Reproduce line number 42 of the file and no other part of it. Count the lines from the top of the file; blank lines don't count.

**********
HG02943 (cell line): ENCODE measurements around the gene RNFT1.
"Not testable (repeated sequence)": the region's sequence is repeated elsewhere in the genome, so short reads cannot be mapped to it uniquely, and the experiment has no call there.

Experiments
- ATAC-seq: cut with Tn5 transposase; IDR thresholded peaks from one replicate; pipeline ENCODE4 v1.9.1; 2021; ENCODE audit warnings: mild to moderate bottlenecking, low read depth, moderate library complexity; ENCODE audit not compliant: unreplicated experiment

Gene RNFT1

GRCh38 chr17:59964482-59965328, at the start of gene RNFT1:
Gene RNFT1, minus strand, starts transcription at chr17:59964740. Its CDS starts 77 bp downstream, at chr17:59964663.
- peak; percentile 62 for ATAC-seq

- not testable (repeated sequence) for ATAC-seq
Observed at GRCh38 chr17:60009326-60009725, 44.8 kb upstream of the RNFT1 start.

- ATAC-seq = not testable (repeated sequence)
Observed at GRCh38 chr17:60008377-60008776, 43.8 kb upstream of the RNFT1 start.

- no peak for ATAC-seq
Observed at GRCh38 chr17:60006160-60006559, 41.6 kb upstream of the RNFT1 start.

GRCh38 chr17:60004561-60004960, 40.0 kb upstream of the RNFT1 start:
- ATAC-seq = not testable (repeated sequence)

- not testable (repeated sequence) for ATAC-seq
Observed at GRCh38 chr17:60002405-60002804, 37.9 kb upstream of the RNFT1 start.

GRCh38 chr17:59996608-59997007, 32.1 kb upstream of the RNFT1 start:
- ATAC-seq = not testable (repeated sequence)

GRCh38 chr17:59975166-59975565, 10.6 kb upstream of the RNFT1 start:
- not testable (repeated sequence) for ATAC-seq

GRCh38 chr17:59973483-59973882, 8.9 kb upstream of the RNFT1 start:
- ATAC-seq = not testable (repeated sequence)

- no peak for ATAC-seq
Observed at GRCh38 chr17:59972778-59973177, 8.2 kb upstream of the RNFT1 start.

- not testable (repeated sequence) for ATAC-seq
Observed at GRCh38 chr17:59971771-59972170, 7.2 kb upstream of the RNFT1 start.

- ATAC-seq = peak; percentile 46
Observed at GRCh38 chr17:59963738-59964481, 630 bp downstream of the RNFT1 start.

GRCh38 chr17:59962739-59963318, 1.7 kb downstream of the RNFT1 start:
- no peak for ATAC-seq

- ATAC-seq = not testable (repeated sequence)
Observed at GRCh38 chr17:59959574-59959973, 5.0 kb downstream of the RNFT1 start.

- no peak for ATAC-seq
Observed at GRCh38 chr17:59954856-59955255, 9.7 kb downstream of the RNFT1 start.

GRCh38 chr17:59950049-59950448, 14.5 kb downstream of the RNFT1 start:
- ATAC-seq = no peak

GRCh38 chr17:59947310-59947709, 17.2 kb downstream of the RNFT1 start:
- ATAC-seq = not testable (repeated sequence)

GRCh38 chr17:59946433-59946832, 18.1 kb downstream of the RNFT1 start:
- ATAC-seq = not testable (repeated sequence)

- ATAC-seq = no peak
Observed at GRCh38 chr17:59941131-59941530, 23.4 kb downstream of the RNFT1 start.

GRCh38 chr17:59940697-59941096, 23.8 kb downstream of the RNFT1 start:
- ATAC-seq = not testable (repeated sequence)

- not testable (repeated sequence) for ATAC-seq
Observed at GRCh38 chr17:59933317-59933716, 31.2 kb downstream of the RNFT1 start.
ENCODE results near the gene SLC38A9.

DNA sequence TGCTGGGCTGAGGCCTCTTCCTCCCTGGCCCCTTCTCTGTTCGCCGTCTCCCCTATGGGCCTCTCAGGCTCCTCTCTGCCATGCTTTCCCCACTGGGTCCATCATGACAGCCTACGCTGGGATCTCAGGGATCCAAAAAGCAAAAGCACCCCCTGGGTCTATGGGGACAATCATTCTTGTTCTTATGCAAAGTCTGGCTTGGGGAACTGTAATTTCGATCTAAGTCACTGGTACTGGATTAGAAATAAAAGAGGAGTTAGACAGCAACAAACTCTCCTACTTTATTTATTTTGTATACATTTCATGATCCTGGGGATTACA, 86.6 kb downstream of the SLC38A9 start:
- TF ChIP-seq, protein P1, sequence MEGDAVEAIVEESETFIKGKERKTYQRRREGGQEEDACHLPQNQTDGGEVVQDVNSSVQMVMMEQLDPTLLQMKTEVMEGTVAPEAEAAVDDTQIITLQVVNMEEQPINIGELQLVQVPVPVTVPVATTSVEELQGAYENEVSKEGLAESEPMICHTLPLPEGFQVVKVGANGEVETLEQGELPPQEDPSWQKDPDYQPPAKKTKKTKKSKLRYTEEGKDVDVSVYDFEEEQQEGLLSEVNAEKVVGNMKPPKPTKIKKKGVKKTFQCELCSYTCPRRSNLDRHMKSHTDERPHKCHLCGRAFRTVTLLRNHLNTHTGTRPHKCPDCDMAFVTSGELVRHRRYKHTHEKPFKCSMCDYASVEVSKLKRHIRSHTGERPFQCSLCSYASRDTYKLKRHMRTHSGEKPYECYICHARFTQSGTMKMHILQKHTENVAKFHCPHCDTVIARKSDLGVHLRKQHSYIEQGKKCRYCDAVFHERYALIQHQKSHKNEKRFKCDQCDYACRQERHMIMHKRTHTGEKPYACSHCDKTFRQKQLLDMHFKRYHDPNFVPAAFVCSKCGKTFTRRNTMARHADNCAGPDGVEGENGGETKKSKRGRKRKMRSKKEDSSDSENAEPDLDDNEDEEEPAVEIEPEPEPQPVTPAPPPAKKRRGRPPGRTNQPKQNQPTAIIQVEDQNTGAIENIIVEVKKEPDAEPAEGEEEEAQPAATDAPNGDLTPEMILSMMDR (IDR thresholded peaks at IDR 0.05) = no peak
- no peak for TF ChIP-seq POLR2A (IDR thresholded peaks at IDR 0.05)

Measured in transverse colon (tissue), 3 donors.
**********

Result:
- ATAC-seq = not testable (repeated sequence)